Figure 3: NKILA negatively regulated TSCC cell migration and invasion. A. The knockdown efficiency of two specific siRNA against NKILA was examined by qRT-PCR in CAL27 cells; B. Silencing NKILA in CAL27 cells increased cell migration and invasion. The migrated or invaded cells were detected 12hrs or 24hrs after cells were seeded, respectively. Left panel was representative images and right panel was statistical column diagram; C. Analysis of NKILA expression levels in Tscca cells transfected with pcDNA3.1-NKILA (NKILA) or empty vector (vector) by qRT-PCR; D. Upregulation of NKILA in Tscca cells suppressed cell migration and invasion. The migrated or invaded cells were detected 3 hrs or 8 hrs after cells were seeded, respectively. Left panel was representative images and right panel was statistical column diagram. Scale bars as indicated in the pictures. *P<0.05, **p<0.01 versus corresponding controls.

NKILA inhibits IκB phosphorylation and NF-κB activation in TSCC cells

Because increased NF-κB activity is associated with enhanced invasiveness of tumor cells, we further detected the function of NKILA in NF-κB activation. Our results showed overexpression of NKILA in Tscca cells inhibited the phosphorylation of IκBα compared to that in mock or vector treated cells (Figure 4A). However, IκBα phosphorylation was significantly enhanced in CAL27 cells with suppressed expression of NKILA (Figure 4A). In both situations the phosphorylation of IKK was not changed obviously. These results suggested NKILA mainly affected IκBα phosphorylation and not influenced IKK activation. Next, we investigated the NF-κB activity by observing the nuclear translocation of the p65 subunit of NF-κB. We used a classical NF-κB inducer TNF-α to treat Tscca cells for 5min and found TNF-α promoted the p65 nucleus translocation, while overexpression of NKILA totally prevented this translocation with most of the p65 staining in cytoplasm around nuclear. On the other hand, silencing NKILA in CAL27 cells promoted the TNF-α induced nuclear translocation of p65 (Figure 4B). Additionally, Western blot showed similar results with immunofluorescence that overexpression of NKILA in Tscca cells increased the proportionate amount of p65 in the cytoplasm when treated with TNF-a for 5 minutes (Figure 4C). Conversely, silencing NKILA in CAL27 cells significantly increased the translocation of p65 from the cytoplasm to the nucleus when treated with TNF-α for 24 hours (Figure 4C). Also, we detected the NF-κB activity by using EMSA with canonical NF-κB probe which was a sequence located in the NF-κB/IκB interface. As shown in Figure 4D, knockdown of NKILA in CAL27 cells increased the binding of NF-κB with probe which means NF-κB are at activated form without the binding of IκB. And overexpression of NKILA in Tscca cells decreased NF-κB activities.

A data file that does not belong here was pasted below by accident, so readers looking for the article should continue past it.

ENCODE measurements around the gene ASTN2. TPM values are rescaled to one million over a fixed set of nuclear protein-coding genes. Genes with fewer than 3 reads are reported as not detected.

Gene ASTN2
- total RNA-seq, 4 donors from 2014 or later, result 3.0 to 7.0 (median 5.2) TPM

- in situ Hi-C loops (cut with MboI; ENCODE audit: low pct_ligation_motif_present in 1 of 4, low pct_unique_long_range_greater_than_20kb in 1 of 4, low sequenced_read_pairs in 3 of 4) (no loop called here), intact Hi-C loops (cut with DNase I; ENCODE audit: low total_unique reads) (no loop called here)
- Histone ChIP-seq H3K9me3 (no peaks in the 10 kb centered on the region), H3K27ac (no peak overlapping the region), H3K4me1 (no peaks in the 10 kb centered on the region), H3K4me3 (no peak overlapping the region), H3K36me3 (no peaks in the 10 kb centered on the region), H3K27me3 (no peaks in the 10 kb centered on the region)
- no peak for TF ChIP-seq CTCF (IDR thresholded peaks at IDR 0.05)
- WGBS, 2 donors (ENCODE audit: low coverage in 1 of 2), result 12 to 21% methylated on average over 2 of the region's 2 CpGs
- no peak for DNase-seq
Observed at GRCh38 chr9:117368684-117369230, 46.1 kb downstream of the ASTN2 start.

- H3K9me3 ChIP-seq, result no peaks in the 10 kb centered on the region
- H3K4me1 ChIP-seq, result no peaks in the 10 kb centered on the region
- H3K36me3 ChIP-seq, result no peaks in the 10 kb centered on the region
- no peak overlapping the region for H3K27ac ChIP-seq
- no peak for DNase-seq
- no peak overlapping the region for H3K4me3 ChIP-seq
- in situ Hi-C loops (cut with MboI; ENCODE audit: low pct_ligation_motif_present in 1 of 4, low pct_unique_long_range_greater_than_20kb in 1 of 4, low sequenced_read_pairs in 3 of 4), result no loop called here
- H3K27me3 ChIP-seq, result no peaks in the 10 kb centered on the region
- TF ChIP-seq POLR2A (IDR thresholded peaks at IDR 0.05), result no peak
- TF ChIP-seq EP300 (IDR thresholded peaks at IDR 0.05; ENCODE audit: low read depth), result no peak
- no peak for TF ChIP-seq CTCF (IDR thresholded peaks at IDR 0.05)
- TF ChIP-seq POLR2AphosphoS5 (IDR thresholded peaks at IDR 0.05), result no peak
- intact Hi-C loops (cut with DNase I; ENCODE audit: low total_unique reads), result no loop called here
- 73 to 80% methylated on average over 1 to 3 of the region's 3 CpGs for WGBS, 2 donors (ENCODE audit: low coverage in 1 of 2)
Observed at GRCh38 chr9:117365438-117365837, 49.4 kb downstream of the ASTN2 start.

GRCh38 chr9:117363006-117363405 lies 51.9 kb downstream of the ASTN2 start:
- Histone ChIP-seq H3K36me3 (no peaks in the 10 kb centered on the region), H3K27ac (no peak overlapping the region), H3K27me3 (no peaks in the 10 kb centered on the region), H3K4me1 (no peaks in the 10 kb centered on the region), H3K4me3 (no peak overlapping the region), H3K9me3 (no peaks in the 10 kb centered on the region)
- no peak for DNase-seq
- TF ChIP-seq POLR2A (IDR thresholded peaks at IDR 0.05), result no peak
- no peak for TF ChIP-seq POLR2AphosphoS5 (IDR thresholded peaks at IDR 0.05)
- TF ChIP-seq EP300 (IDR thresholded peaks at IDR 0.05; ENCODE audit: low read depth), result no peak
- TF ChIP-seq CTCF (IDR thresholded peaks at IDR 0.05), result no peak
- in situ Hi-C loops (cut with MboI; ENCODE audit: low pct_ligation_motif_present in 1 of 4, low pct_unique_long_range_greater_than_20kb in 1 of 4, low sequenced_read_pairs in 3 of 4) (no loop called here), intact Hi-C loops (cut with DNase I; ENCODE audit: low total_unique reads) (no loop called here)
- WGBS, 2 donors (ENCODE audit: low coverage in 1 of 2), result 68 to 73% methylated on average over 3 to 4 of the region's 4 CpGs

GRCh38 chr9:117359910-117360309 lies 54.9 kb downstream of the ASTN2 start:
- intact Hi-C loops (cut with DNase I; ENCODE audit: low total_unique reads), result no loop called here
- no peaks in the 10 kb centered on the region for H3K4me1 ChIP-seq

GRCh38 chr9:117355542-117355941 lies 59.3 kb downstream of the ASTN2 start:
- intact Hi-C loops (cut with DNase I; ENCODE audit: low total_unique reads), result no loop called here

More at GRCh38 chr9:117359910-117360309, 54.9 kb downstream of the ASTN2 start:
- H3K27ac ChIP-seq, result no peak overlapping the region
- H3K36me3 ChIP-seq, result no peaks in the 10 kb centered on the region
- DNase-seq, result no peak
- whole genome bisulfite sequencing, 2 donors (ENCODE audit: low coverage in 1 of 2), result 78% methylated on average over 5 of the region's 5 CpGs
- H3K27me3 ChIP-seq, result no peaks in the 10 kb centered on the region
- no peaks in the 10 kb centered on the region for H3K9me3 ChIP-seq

NKILA inhibits I&#x03BA;B phosphorylation and the activation of NF-&#x03BA;B in TSCC cells.

Figure 4: NKILA inhibits IκB phosphorylation and the activation of NF-κB in TSCC cells. A. Western blotting showing total and phosphorylated IKK and IκBa in Tscca cells and CAL27 cells. Left panel was representative images and right panel was statistical column diagram; B. p65 nuclear translocation in Tscca expressing NKILA or CAL27 cells expressing NKILA siRNAs treated with TNF-α 20 ng/ml for 30 min or 5 ng/ml for 24h, respectively, assayed by immunofluorescent confocal microscopy; C. Western blotting for nuclear and cytoplasm p65 in Tscca cells and CAL27 cells. GAPDH or Lamin B is the loading control for cytoplasm or nuclear, respectively. Upper panel was representative images and lower panel was statistical column diagram; D. NF-κB activities of Tscca cells or CAL27 cells, assayed by EMSA. Upper panel was representative images and lower panel was statistical column diagram. *P<0.05, **p<0.01 versus corresponding mock group.

NF-κB/Twist signaling pathway mediates NKILA regulated EMT and migration in TSCC cells